being able to or willing to meet the challenge. Thomas Docherty123 argues that modern
criticism begins with an anxiety about its object, which is a response to a fear of
otherness. He traces the foundation of this type of criticism to the thinking of Descartes
that prioritizes the subject. In this mode of thought the objective world is only possible as
a referent of the conscious subject and any denial of this would lead to a metaphorical
death of the subject.124 This was later challenged by materialist perspectives, an example
of which is Pierre Bourdieu’s work which shifts priority to the object and its effect on the
subject. This shift, according to Docherty, triggers a terror of the loss of autonomy and
dependence on the other, the object, the alterity. The result is a history of criticism based


Rogoff, 178.


Docherty, Alterities.


Ibid, 3.


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on the construction of identity and the taming125 of the other. Docherty argues that
criticism needs to find a way to address the other without reducing it to a terrifying
Modern criticism is based on the premises that the object-­‐ and alterity as such-­‐ is
a scandal perpetrated on the interests of the subject; it is based on a philosophy
of identity which is inimical to a real engagement with alterity.126
Bourdieu’s127 assertion that popular aesthetics is based on an affirmation of continuity
between art and life accounts for a similar discomfort on part of the subject confronted
with a challenge to this position. Refusing to distance the art work from the ethos that
shapes their everyday perception, the working class in Bourdieu’s experiment displays a
‘refusal of the refusal’. This reaction is one of confusion, sometimes almost a ‘panic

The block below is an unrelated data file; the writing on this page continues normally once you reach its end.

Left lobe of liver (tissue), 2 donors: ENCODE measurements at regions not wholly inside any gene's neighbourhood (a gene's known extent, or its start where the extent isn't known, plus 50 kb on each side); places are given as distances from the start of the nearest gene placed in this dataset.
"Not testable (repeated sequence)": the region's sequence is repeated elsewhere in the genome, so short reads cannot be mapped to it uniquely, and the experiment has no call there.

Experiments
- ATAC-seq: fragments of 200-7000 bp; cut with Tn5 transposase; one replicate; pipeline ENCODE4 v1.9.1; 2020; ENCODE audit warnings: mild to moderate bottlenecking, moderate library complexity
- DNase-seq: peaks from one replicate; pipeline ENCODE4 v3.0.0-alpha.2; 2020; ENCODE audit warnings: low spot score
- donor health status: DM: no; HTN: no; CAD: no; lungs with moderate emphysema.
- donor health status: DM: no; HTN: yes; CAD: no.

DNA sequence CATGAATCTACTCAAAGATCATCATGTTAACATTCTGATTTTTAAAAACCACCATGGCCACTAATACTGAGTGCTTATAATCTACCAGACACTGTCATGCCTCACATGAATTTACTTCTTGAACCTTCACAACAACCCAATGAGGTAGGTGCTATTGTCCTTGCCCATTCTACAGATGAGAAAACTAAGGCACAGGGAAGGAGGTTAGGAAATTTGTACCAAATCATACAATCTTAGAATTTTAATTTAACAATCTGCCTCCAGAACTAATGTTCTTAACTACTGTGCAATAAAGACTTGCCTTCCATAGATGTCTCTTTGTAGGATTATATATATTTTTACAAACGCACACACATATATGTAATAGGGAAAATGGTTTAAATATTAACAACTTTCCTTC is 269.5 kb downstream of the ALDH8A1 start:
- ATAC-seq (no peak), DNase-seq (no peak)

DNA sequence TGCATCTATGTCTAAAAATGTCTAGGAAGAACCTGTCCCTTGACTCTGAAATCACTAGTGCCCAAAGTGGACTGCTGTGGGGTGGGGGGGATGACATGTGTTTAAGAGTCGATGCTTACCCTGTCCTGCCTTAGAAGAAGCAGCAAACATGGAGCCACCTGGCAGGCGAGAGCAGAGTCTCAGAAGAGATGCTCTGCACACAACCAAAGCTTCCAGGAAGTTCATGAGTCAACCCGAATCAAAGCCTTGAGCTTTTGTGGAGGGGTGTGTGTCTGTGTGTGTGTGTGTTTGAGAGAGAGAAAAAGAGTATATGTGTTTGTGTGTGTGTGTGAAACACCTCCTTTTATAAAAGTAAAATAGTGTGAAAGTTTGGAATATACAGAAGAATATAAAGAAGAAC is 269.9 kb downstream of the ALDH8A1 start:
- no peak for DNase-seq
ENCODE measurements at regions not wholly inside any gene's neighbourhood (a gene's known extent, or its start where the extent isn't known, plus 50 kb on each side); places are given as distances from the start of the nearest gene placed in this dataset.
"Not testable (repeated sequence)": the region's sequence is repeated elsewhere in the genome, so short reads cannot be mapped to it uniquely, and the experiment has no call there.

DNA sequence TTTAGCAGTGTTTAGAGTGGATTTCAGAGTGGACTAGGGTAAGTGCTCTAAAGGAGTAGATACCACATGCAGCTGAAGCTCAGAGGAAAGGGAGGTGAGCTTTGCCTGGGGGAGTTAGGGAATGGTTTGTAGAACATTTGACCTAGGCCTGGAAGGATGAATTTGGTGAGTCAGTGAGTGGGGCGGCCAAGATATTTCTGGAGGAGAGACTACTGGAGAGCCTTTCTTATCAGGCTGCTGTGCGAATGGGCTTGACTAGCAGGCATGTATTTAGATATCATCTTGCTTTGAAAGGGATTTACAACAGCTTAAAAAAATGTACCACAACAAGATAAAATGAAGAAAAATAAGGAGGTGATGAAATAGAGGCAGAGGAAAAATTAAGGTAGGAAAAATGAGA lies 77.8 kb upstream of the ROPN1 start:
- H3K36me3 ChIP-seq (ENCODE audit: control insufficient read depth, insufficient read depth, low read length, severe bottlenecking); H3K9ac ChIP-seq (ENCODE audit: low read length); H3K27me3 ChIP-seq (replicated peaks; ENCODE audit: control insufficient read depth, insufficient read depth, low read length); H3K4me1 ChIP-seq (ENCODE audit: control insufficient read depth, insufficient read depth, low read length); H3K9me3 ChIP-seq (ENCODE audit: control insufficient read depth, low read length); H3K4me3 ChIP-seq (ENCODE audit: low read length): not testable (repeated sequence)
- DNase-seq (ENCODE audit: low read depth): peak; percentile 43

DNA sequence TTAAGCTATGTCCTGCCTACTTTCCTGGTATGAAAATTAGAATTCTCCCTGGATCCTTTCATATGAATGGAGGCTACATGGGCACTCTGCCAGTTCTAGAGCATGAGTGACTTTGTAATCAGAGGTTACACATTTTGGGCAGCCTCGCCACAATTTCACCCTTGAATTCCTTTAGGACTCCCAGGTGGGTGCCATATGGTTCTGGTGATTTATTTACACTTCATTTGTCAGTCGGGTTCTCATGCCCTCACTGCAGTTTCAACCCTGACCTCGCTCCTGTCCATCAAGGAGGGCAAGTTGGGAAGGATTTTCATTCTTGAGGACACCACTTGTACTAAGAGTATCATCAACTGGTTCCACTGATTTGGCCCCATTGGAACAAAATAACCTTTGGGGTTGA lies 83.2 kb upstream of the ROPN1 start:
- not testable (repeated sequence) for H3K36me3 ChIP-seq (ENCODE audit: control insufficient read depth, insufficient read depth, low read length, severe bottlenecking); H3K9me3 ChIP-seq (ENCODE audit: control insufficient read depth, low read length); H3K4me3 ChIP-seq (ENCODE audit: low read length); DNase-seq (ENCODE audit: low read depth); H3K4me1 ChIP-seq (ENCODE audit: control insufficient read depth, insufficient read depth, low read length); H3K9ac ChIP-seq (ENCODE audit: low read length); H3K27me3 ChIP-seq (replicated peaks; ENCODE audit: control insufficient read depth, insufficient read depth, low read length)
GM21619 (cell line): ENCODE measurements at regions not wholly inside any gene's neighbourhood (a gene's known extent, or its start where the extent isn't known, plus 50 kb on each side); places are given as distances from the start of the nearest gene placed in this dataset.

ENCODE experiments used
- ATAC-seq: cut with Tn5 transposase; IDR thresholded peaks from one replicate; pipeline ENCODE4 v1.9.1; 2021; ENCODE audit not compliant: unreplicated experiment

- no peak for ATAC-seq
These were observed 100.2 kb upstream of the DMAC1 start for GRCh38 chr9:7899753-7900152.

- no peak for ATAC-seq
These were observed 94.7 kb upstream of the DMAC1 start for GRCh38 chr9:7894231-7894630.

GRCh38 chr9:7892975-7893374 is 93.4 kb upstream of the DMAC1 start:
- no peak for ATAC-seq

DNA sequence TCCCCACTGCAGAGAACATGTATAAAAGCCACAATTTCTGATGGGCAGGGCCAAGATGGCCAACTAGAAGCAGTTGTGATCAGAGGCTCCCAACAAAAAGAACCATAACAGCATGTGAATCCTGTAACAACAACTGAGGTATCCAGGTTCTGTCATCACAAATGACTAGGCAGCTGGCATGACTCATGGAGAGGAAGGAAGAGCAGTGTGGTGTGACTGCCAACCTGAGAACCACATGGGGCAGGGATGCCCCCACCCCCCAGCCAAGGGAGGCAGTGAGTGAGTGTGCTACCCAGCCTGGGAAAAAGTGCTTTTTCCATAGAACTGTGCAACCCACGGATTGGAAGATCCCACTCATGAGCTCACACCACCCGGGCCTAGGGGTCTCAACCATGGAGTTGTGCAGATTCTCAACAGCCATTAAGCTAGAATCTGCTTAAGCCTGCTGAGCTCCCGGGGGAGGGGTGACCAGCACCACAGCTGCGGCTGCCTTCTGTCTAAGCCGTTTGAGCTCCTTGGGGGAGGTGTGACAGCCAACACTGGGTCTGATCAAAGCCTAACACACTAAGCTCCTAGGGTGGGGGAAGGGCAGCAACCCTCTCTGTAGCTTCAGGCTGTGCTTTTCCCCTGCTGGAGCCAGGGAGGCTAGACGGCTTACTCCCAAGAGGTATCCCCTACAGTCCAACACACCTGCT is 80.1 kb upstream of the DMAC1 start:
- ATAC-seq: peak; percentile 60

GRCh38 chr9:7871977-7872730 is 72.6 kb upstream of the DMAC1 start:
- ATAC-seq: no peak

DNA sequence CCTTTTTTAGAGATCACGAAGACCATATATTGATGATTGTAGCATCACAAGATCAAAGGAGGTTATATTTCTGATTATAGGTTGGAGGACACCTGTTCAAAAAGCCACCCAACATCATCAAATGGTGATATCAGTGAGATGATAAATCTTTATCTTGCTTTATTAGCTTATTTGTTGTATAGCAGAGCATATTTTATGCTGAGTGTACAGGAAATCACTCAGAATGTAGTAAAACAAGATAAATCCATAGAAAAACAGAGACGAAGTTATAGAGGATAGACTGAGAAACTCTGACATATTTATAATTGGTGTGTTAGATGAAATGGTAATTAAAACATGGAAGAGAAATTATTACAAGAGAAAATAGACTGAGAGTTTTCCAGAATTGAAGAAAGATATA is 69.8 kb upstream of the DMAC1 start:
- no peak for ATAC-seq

mingled with revolt’.
I don’t think any of these are art128. Everything that provokes me to think isn’t art.
I think about these stuff in my daily life...I don’t need this guy to explain...I’m just
telling this because we’re in front of this piece now, but I mean it for the whole
exhibition...I don’t need this guy to tell me that racism is bad. It’s something any
sane thinking person would say. Tell me something new.129
Thus Tansu takes what he has seen as a reflection on real life, supporting Bourdieu’s
argument that popular aesthetics seeks a continuation between art and life. He refuses to
acknowledge the works as art as he refuses to respond to the works by adapting his way


Susan Sontag (1967) discusses interpretation of art works as a way to tame the work of art, making it manageable
and comfortable as opposed to real art’s capacity to make us nervous.


Docherty, 1.


Pierre Bourdieu, Distinction: A Social Critique of the Judgement of Taste, Translated by. Richard Nice, Routledge,
London, 1984.p. 32-­‐3


Tansu uses a slang sentence here which I could only translate in this simple form.


Tansu interview.


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of engaging with the work. He stands his ground as the subject and refuses the object’s
generative potential on his subjectivity. This resonates with Docherty’s assertion that
modern criticism tries to stabilize the object and mark it by its singularity. It refuses to
acknowledge that the object differs not only from us, but also from itself as there is a